We can show that (x + 1)² = x² + 2x + 1 by considering
the area of an (x + 1) by (x + 1) square. Show in a similar way
that (x + 2)² = x² + 4x + 4
Pick a square within a multiplication square and add the numbers on
each diagonal. What do you notice?
Imagine starting with one yellow cube and covering it all over with
a single layer of red cubes, and then covering that cube with a
layer of blue cubes. How many red and blue cubes would you need?
Can you prove that the sum of the distances of any point inside a
square from its sides is always equal (half the perimeter)? Can you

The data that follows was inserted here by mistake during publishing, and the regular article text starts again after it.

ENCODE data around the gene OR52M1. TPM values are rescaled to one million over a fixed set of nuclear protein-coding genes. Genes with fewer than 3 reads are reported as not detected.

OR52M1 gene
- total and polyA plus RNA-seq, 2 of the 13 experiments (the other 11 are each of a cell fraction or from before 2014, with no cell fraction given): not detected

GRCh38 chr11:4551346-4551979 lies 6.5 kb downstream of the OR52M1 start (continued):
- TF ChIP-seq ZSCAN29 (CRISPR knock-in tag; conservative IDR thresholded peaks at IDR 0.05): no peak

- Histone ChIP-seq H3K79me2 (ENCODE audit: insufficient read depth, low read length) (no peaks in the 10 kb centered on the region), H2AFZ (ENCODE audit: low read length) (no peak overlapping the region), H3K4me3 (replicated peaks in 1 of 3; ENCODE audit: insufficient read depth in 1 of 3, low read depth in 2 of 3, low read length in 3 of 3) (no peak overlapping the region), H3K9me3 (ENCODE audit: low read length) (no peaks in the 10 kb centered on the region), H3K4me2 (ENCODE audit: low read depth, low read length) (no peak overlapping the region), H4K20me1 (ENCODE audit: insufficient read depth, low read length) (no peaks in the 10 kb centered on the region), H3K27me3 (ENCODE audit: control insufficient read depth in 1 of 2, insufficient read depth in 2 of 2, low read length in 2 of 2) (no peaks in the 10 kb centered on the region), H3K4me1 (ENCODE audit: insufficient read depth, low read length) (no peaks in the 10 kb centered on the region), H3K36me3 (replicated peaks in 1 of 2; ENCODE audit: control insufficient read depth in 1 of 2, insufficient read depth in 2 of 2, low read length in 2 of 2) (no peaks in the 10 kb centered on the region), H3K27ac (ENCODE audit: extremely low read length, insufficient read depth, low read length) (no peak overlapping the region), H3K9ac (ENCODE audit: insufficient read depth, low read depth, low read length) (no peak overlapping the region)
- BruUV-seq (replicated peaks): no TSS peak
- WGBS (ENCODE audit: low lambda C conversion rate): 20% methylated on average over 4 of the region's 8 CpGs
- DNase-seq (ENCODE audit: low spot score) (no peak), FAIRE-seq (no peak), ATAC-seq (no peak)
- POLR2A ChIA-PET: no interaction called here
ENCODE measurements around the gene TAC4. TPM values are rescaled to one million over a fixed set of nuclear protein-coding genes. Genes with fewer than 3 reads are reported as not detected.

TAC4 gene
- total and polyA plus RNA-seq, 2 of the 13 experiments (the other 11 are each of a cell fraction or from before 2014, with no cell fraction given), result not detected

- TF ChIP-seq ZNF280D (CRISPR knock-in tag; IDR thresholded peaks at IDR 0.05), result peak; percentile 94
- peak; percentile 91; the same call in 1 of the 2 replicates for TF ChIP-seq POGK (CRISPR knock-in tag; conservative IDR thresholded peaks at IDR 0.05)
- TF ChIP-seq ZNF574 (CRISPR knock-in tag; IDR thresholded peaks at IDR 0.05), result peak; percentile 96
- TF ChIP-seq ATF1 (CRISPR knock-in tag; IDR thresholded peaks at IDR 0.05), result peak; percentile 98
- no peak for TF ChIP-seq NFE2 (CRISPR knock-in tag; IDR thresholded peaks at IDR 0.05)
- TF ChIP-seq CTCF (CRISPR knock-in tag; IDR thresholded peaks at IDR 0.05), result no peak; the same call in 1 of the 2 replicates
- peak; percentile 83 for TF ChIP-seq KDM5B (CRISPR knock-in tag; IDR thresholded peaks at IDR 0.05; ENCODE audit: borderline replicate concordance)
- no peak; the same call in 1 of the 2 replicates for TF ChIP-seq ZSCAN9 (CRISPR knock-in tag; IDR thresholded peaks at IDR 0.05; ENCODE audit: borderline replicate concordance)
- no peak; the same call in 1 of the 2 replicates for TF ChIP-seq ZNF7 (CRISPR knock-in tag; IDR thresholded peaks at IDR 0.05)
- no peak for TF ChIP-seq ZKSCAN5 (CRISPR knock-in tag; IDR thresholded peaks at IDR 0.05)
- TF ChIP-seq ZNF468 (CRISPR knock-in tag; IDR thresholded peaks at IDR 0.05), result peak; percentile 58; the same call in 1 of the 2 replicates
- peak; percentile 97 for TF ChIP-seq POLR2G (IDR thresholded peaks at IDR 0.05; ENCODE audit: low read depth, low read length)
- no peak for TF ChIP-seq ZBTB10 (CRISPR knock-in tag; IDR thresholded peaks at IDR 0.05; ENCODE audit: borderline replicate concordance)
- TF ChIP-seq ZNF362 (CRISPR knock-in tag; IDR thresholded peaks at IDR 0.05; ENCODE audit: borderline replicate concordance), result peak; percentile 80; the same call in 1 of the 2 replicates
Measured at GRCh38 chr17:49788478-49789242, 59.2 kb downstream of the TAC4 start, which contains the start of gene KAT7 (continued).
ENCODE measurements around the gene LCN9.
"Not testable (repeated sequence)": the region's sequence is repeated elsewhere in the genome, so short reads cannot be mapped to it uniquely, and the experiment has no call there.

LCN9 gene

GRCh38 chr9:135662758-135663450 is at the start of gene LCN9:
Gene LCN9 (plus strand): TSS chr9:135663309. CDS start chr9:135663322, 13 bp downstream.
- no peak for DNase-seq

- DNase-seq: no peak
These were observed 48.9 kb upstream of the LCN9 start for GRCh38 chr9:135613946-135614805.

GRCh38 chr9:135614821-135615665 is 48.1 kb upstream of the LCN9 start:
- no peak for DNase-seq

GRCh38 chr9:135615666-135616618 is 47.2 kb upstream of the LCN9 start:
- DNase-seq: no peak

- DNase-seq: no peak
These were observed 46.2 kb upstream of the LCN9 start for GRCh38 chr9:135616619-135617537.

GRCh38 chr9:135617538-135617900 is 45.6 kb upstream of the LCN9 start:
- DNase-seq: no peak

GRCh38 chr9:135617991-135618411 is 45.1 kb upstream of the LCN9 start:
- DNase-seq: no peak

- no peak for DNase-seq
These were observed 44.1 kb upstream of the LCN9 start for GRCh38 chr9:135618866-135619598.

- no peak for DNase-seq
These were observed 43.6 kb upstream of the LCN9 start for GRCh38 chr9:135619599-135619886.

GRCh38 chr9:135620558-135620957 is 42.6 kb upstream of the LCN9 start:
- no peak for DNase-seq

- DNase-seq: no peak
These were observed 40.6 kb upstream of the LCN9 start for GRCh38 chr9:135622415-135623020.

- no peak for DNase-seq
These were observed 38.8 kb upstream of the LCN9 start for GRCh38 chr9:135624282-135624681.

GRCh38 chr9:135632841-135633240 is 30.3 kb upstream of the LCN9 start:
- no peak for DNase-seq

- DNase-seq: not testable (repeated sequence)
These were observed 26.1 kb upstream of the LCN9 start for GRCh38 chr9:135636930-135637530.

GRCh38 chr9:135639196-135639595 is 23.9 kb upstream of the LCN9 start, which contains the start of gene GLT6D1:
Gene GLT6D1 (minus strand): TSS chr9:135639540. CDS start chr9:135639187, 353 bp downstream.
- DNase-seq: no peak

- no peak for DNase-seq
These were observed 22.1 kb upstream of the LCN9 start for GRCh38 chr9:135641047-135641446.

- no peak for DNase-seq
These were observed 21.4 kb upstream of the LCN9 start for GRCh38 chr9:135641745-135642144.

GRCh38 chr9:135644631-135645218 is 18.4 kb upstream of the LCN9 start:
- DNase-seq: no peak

prove it to be true for a rectangle or a hexagon?
A moveable screen slides along a mirrored corridor towards a
centrally placed light source. A ray of light from that source is
directed towards a wall of the corridor, which it strikes at 45
degrees. . . .
Draw a line (considered endless in both directions), put a point
somewhere on each side of the line. Label these points A and B. Use
a geometric construction to locate a point, P, on the line,. . . .
Neil has successfully generalised his results for the Multiplication square.
Go to last month's problems to see more solutions.
An iterative method for finding the value of the Golden Ratio with explanations of how this involves the ratios of Fibonacci numbers and continued fractions.
This game is known as Pong hau k'i in China and Ou-moul-ko-no in Korea. Find a friend to play or try the interactive version online.